resorting to direct physical violence. Scientific torture (also called “enhanced interrogations” by the CIA) is a combination of mostly psychological tortures with few physical stressors involved. In 1963, the CIA started using this form of “no-touch” torture which integrated self-inflicted pain with sensory deprivation (Kubark Counterintelligence Interrogation; CIA, 1963). Researchers theorized that people submit more readily to interrogation when they feel responsible for their own suffering because the combination of physical and psychological trauma unfastens personal identity (Welch, 2009). There are a number of biological functions that occur during the physical act of torture. Heart rate increases in response to fear which correlates with decreased cognitive ability as well as a decline of motor skills and senses such as vision and hearing (Grossman & Christensen, 2007). The response to high stress results from changes in the autonomic nervous system and the sympathetic nervous system which starts to shut down, while simultaneously increasing adrenaline production. Once the torture stops, the body attempts to calm down creating a parasympathetic backlash (Grossman & Christensen, 2007). The act of starting and stopping a body’s systems in a repeated cycle creates a physical strain. There have been a number of studies conducted on torture survivors that discuss the biological symptoms. A Thorvaldsen study (1986) found symptoms of headaches, fatigue, sleep disturbance, nightmares, and concentration difficulty among tortured refugees (cited in Basoglu et al., 2001). A 2011 study hypothesized that aversive pictorial material is actually processed differentially in visual, frontal, and limbic areas of the traumatized brain (Elbert , Schauer, Ruff, Weierstall, Neuner, Rockstroh, & Junghofer). Survivors of organized violence have an enlarged fear network with a low excitation threshold, thus leading to prominent PTSD symptoms. Their brains literally change structure as this “fear network” is formed by neuroplastic mechanisms, which activate during the act of torture and reorganize the brain for defense. Thus the longer a trauma persists, the more cues become integrated into the network and it becomes easier for the defense response to surface frequently (Elbert et al., 2011). Studies of World War II display more psychiatric causalities than physical ones. Nearly all (98%) soldiers who participate in combat for 60 consecutive days begin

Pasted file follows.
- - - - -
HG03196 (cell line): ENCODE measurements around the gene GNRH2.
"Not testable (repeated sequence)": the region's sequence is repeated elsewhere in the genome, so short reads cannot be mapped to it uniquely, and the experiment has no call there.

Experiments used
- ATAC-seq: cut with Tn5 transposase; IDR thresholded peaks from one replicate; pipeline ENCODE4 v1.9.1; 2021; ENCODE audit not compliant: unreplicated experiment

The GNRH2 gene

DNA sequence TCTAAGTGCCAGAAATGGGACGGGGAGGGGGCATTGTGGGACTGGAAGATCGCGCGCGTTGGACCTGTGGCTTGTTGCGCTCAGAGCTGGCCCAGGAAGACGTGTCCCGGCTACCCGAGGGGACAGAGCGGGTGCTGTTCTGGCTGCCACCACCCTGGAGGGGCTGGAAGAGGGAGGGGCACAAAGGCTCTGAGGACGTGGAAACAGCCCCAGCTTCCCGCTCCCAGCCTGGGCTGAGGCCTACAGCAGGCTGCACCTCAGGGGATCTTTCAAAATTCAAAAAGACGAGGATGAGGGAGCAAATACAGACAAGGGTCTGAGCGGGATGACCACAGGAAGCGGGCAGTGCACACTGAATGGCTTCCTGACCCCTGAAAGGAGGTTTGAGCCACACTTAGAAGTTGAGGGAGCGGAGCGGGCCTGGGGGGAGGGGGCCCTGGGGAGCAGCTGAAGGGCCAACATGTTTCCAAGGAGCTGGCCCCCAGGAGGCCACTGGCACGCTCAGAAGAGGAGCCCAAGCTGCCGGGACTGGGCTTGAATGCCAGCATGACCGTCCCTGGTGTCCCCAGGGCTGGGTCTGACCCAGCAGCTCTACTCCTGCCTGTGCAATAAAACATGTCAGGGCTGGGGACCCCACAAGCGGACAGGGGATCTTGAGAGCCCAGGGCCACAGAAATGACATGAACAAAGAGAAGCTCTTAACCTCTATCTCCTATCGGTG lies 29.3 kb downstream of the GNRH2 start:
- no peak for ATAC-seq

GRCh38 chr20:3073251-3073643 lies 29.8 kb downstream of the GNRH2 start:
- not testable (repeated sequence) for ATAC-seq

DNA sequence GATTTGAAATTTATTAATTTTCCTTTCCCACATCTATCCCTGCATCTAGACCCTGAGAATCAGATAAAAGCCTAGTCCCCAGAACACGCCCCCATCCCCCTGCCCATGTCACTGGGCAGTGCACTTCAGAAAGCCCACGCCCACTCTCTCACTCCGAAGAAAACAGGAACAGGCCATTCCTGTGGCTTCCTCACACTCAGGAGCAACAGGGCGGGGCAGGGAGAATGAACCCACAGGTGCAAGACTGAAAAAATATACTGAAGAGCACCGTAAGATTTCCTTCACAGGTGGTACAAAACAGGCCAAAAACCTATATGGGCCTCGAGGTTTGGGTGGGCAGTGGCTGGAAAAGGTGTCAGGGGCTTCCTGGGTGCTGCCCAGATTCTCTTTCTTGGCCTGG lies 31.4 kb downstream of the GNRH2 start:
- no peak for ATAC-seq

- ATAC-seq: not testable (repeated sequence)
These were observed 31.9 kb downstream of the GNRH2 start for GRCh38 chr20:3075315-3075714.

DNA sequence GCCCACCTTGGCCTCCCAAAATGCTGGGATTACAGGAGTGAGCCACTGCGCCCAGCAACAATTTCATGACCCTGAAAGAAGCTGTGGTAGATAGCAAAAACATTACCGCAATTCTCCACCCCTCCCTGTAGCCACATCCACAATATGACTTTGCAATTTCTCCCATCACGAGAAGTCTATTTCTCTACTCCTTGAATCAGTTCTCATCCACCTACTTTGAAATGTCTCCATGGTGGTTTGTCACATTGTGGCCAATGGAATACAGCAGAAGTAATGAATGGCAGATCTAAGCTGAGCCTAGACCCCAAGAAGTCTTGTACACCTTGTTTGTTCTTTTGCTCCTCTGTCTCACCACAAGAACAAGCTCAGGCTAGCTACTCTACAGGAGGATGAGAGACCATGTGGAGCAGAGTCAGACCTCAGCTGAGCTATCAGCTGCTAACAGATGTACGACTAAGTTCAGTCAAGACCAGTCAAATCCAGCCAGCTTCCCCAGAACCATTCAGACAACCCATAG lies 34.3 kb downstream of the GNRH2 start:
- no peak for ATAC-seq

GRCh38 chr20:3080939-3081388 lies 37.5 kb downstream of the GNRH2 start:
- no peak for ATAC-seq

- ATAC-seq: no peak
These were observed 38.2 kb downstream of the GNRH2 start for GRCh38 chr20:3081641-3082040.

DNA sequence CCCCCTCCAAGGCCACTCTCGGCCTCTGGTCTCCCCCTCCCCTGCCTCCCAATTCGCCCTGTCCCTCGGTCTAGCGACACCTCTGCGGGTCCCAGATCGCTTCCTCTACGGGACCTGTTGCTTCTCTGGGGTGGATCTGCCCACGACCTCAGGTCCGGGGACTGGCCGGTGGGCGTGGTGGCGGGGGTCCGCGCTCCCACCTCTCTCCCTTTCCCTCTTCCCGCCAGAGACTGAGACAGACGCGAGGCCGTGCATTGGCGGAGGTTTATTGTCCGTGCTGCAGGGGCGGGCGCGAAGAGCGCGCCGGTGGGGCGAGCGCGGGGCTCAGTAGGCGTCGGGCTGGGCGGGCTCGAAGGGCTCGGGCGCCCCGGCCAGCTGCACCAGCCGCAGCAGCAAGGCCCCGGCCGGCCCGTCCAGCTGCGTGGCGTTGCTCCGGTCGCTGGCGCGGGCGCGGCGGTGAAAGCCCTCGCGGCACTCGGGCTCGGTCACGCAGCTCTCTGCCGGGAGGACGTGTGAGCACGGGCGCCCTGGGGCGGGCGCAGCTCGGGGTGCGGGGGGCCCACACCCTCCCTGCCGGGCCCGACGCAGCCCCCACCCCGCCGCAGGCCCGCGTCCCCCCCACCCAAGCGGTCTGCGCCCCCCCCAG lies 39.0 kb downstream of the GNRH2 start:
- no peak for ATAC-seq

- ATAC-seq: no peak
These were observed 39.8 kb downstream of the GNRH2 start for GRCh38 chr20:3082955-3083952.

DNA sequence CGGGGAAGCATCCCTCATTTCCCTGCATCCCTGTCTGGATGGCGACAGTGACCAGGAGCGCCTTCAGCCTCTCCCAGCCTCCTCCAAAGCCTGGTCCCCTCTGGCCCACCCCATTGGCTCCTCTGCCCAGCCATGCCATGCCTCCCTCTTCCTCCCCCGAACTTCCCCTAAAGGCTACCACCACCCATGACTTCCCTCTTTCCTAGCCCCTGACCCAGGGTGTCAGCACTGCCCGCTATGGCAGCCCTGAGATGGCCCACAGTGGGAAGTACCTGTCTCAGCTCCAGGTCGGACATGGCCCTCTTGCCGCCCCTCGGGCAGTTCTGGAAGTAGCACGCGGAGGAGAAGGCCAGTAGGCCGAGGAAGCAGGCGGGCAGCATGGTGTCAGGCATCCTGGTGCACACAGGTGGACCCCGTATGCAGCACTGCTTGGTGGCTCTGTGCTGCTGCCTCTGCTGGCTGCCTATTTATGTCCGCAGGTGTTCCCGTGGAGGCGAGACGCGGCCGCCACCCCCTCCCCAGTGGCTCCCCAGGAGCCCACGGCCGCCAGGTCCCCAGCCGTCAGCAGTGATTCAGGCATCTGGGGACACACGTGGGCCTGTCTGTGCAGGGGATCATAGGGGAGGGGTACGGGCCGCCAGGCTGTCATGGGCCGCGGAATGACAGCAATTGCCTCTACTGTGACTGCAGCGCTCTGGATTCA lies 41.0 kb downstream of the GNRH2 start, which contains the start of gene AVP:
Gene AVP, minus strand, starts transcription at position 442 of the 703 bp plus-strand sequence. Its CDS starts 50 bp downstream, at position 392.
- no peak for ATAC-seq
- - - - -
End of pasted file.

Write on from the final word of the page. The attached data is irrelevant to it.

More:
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to breakdown emotionally (Grossman & Christensen, 2012). Increased exposure to physical tortures does amplify psychological problems such as re-experiencing, withdrawal, numbness, and hyperarousal, compared to psychological ill-treatment on its own (ElSarraj et al., 1996 cited in Johnson & Thompson, 2008). However, researchers found that physical torture (compared to nonphysical torture) in itself does not necessarily contribute to greater long-term psychological outcomes (Basoglu, Livanou, & Crnobaric, 2007). Rather, the impact of torture (physical or nonphysical) seems to be determined by perceived uncontrollability and distress associated with the stressors rather than the physical pain itself (Basoglu et al., 2007). Higher resilience levels along with a greater ability to exercise control over torture stressors were associated with less perceived distress during torture and subsequently less PTSD (Basoglu & Parker, 1995). Frequency of torture did not predict a PTSD response, which suggests that for some people, once torture reaches a certain threshold, continued torture lacks any additional effects. Prior knowledge of and preparedness for torture, strong commitment to a cause, immunization against traumatic stress as a result of repeated exposure, and strong social supports appear to have protective value against PTSD in survivors of torture (Basoglu & Parker, 1995). Those who are considered less psychologically prepared with no history of political activity, commitment to a political cause, or expectations of arrest and torture had significantly more current PTSD (58% vs. 18%) as well as current major depression (24% vs. 4%) than tortured political activists (Basoglu, Mineka, Parker, Aker, Livanou, & Gok, 1997). This supports the idea of a possible “immunization” effect created by psychological preparation which may reduce long-term psychological effects of traumatic stress. There are numerous physiological results of torture including quicker emotional reactions, sleep disturbances, headaches, fatigue, and concentration difficulties as well as possible rewiring of survivors’ neural networks due to plasticity at the time of torture ( Elbert et al., 2011). Traumatic stress in survivors is determined by perceived uncontrollability of the torture and not simply mere exposure to physical stressors (Basoglu et al., 2007). These outcomes can be managed if a survivor had psychological preparedness or has a good social support system following the act (Basoglu & Paker, 1995; Basoglu et al., 1997). Hopefully research will continue to examine the results of torture to further help those survivors. Perhaps, the most important question is whether the trauma of torture is ever worth inflicting on another human, even for the security of a country.